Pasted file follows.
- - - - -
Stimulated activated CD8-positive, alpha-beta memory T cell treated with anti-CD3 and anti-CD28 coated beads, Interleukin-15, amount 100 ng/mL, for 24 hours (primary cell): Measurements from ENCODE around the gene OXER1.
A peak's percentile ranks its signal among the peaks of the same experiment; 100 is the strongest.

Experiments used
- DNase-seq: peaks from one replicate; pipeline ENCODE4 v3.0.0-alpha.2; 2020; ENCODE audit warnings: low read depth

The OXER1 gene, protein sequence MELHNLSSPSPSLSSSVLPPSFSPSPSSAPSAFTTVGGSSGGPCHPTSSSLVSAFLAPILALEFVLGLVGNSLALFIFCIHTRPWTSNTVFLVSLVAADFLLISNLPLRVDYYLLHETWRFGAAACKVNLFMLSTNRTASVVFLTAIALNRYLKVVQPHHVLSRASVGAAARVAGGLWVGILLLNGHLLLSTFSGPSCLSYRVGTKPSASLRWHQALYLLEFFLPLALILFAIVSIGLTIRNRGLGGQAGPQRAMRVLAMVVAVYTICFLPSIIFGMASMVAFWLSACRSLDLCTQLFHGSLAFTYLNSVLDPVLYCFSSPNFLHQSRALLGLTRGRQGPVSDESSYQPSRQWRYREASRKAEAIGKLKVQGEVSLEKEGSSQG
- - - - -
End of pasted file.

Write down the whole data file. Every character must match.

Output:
Stimulated activated CD8-positive, alpha-beta memory T cell treated with anti-CD3 and anti-CD28 coated beads, Interleukin-15, amount 100 ng/mL, for 24 hours (primary cell): Measurements from ENCODE around the gene OXER1.
A peak's percentile ranks its signal among the peaks of the same experiment; 100 is the strongest.

Experiments used
- DNase-seq: peaks from one replicate; pipeline ENCODE4 v3.0.0-alpha.2; 2020; ENCODE audit warnings: low read depth

The OXER1 gene, protein sequence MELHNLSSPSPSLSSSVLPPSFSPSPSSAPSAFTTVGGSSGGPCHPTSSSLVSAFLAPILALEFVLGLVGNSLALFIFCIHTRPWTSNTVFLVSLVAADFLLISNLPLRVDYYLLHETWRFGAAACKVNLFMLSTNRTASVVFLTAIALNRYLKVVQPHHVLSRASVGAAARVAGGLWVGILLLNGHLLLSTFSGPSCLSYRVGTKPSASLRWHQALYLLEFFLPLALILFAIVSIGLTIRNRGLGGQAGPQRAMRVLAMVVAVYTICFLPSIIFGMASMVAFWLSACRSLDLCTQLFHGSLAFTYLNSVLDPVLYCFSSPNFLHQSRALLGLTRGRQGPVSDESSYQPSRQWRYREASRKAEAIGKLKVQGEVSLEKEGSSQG